Thinking independently in politics
Here’s a riddle: What is one thing that the Framers of the Constitution did not take into account when writing that precious document and that Thomas Jefferson warned against?
The answer: political parties.
No, when planning the Constitution, ratified in 1789, the Founding Fathers did not have parties in mind, the Federalist Party starting in 1791 after President George Washington began his first term in office in 1789. Yet the polarization in politics today is so distinct that it seems like nowhere in government affairs is safe from party loyalties.
Politics have always been polarized in the United States, so what is the big deal? According to The Washington Post, the incredible division of parties in the past was usually over one broad policy such as the New Deal or, unfortunately, slavery. Says The Post, “New divisions only emerged when they successfully pushed the old division that had dominated political conflict to the side,” meaning that parties aren’t always fastened in a heated debate over each and every national issue. These risings and fallings of polarization are called conflict displacement.
What’s happening today is called conflict extension, states The Post. Conflict extension is new and refers to the polarization of more significant issues rather than just one, such as abortion, job funding, and health insurance.
Mr. Snobeck, who teaches political science at Eagan High School, says that the ideologies of the two parties are moving farther apart. In short, “Liberals have become more liberal; Conservatives become more conservative.”
“I think it has a lot to do with our two-party system,” continues Mr. Snobeck. “You have to choose one [party] or the other. There’s not a middle ground. There’s not a [significant] third, fourth, or fifth party.” Another factor, he explains, is that the people who vote at primaries and caucuses are passionate for their party and lean far left or far right. These passionate voters then vote for far left or far right candidates.
Regardless, these divisions can make it more difficult for party leaders to bridge the gap and resolve the problems facing the nation.
“I think it’s very sad because you look historically at how the Republicans and Democrats got along… and they sat down, and they crafted policy together,” says Ms. Hanson, another teacher in the social studies department. “If you have all the Conservatives [running the government] or all the Liberals doing it, then they clash, and people get mad.” She explains how, in today’s politics, a leader of one party would be attacked if they reached across and worked with the other party. “… they’re supposed to be working together for all of us, for the betterment of America, and not for the betterment of the Conservatives or the Liberals.”
The media also plays a role. What information news sources publish and which sources people choose to listen to can shape opinions. Countless Americans heed to media outlets that express the same ideas as they do, often not willing to understand the opposite view. Media, also, is sometimes tailored to left-leaning or right-leaning perspectives and uses outrageous headlines to gain viewers.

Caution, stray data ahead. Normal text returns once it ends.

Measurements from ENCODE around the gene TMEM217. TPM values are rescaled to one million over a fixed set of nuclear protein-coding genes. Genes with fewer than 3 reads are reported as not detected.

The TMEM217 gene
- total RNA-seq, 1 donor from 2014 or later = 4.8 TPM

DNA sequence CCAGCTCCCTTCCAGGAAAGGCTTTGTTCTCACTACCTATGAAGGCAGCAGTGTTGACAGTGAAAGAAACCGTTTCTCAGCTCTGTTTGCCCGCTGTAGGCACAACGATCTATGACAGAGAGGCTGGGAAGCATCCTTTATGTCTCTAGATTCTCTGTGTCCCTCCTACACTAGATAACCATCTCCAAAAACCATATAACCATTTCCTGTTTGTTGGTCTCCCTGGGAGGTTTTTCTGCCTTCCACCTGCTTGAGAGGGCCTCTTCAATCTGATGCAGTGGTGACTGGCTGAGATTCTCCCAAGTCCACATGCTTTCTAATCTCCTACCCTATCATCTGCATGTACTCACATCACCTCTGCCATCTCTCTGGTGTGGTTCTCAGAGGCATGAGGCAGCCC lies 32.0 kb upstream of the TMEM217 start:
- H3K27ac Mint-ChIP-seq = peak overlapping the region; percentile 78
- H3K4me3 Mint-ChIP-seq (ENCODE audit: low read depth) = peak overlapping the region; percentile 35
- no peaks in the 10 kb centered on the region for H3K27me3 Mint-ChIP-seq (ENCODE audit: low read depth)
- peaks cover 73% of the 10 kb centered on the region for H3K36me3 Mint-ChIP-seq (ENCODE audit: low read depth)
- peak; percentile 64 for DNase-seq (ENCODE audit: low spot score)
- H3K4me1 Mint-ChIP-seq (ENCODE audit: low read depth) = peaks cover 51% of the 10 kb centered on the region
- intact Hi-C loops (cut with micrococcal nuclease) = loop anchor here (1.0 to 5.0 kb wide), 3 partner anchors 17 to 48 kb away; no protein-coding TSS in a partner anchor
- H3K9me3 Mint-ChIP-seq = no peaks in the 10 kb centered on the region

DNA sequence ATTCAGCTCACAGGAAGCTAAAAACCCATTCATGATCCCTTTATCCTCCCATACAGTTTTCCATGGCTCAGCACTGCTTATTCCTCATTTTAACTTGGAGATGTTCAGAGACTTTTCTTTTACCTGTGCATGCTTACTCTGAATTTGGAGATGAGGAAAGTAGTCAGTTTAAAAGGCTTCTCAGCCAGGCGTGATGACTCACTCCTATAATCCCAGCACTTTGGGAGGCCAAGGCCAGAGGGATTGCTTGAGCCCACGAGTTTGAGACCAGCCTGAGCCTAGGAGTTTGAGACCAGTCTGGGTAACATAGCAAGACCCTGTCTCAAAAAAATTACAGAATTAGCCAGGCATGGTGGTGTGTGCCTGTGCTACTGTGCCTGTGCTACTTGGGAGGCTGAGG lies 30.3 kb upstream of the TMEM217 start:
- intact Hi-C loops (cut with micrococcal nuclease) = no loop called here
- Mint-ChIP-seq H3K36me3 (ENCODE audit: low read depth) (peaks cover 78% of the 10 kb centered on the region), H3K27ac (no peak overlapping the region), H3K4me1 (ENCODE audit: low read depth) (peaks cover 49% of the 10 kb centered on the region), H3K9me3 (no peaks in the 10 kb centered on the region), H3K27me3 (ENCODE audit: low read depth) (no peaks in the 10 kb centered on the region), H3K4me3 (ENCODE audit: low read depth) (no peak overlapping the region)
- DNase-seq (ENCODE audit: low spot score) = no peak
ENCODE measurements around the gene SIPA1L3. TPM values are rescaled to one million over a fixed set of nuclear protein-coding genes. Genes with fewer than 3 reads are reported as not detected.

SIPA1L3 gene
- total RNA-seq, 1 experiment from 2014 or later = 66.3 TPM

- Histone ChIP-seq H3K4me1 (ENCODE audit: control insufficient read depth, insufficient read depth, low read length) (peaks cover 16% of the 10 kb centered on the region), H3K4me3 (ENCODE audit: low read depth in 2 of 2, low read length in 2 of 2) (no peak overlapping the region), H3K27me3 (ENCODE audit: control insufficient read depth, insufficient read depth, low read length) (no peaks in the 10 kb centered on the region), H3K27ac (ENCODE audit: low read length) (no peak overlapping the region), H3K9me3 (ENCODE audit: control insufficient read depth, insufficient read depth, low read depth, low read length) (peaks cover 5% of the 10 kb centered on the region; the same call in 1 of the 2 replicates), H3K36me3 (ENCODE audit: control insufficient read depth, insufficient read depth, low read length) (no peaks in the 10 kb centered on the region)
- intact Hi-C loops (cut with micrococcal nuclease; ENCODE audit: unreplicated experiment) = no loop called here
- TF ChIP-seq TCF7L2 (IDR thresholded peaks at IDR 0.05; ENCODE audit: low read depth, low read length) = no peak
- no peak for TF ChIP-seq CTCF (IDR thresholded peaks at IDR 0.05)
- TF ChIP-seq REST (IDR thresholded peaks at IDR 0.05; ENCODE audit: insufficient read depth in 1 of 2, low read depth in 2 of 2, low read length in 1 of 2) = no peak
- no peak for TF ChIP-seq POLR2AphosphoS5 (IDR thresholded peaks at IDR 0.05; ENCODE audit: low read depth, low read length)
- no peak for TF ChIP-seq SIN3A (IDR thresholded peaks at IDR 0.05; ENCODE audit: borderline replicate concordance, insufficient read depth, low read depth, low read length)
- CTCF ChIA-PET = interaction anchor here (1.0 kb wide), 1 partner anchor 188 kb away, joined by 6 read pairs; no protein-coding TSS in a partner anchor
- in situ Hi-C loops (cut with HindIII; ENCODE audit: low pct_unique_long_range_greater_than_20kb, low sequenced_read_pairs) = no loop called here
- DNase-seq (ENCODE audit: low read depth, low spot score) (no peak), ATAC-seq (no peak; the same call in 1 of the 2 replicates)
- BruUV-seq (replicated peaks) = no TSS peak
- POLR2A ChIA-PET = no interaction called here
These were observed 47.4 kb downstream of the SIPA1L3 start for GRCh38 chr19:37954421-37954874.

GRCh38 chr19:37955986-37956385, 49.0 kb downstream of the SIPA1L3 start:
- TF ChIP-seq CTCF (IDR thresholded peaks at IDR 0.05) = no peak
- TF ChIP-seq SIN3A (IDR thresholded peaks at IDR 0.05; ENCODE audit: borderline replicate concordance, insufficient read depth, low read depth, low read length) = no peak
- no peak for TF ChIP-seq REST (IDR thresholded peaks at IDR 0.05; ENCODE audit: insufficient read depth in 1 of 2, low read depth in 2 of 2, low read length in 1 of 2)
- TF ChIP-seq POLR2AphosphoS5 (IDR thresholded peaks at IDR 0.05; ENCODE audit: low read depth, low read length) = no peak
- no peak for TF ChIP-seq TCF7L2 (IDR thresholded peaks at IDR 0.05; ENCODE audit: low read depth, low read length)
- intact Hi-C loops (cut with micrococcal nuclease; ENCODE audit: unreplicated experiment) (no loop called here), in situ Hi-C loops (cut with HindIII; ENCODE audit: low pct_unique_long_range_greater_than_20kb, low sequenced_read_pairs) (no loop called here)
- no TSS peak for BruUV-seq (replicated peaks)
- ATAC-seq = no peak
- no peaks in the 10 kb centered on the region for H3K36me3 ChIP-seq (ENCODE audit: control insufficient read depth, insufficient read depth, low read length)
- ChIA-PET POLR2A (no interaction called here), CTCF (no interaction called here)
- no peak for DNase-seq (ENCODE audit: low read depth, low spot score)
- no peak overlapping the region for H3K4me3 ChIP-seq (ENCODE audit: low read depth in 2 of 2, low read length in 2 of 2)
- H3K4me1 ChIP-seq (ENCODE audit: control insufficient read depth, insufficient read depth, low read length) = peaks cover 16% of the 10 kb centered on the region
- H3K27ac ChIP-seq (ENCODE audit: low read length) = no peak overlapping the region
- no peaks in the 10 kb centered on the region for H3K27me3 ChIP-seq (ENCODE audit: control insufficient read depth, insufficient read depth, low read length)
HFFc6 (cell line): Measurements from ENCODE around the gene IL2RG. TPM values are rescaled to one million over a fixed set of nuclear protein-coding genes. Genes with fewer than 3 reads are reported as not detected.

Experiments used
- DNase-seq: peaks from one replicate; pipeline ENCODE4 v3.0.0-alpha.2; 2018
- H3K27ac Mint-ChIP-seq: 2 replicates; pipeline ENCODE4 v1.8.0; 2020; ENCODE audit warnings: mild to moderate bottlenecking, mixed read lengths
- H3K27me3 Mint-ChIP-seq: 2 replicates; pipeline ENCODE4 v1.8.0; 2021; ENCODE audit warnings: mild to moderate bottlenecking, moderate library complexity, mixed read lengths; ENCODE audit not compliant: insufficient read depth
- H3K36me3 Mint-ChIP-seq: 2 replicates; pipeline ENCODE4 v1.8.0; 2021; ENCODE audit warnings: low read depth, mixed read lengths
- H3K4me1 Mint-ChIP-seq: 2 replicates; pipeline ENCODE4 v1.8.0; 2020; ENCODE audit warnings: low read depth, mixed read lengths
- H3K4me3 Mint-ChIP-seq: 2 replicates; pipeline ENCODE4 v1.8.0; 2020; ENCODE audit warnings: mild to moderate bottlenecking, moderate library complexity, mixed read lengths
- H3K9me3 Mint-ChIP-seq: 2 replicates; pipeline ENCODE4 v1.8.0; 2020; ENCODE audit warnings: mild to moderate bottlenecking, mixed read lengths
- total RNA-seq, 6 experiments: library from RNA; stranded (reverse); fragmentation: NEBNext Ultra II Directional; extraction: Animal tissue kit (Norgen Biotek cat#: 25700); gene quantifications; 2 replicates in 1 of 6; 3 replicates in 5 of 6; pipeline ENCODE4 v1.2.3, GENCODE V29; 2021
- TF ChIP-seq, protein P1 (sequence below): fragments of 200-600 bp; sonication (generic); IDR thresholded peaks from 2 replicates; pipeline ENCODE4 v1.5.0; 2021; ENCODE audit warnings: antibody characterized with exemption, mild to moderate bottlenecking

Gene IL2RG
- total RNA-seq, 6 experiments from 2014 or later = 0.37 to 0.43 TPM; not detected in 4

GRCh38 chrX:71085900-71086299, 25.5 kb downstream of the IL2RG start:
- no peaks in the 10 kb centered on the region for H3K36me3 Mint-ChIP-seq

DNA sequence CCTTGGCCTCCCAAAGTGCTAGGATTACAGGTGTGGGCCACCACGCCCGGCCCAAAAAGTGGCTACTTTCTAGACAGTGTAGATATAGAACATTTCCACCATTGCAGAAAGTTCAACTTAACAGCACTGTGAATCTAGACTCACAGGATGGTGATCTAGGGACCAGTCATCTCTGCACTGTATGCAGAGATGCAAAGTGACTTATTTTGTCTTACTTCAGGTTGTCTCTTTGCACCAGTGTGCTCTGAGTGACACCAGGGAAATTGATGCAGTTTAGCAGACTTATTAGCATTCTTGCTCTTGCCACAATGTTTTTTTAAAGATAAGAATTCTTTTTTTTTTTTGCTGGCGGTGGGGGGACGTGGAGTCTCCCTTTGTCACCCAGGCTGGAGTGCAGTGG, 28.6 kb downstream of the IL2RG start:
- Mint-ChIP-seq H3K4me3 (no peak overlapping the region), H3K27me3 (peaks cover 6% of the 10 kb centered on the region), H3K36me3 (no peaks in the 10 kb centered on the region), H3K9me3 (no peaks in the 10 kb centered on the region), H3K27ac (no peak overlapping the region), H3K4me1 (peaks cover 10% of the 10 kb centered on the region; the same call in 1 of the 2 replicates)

When skimming the headlines, finding multiple sources with multiple positions is relevant to understanding others’ views as well as your own. Mr. Snobeck adds, “Look at: first, where the information is coming from, second, how the questions are being asked, and third, who are they sampling in their surveys.”
The news Americans listen to isn’t the only factor in people’s opinions; the family a person grew up in, the religion a person believes in, and the friends a person hangs out with are all things that impact their opinions. What’s important, according to Ms. Hanson, is that people humanize the opposition they come across instead of blindly villifying those who don’t agree with them. “We are Americans first,” she remarks, “and then we are political parties after.”
At Eagan High School, polarization isn’t as evident. When asked about their political opinions, many students had their minds made up on issues such as gun control, corporations’ rights, and marijuana legalization, while other students weren’t sure of or didn’t know enough about those issues to form an opinion. A few students weren’t even sure about which party they belonged to, and another few said they didn’t gravitate towards either side. Those who did lean mostly leaned left with a few students leaning right.
However, not all of an individual’s political views aligned with a particular party. For example, a self-proclaimed Democrat was in favor of the death penalty when that party’s platform is against it, and a Republican believed that there should be laws protecting abortion and birth control. No one’s views fit entirely in either party.
But how do high school students get their views across when they aren’t old enough to vote? How do students work towards middle ground amidst two sides of blatant opposition?
Mr. Snobeck suggests meeting with legislators and discussing the issues that matter most to you. “People always say that politicians are bad and corrupt, but that’s not true. I don’t feel like I’m corrupt or a bad person, and I’m involved in government. The people involved in government are you and I. Until people that disagree with government step up and get involved, it’s hard to complain and get mad at people in government.”
In the end, people believe what they want to believe, regardless of truths or falsities. The gap between parties is widening, and in order to stay true to your opinion, you need to be active in government and understand others’ perspectives. We’re all Americans, after all.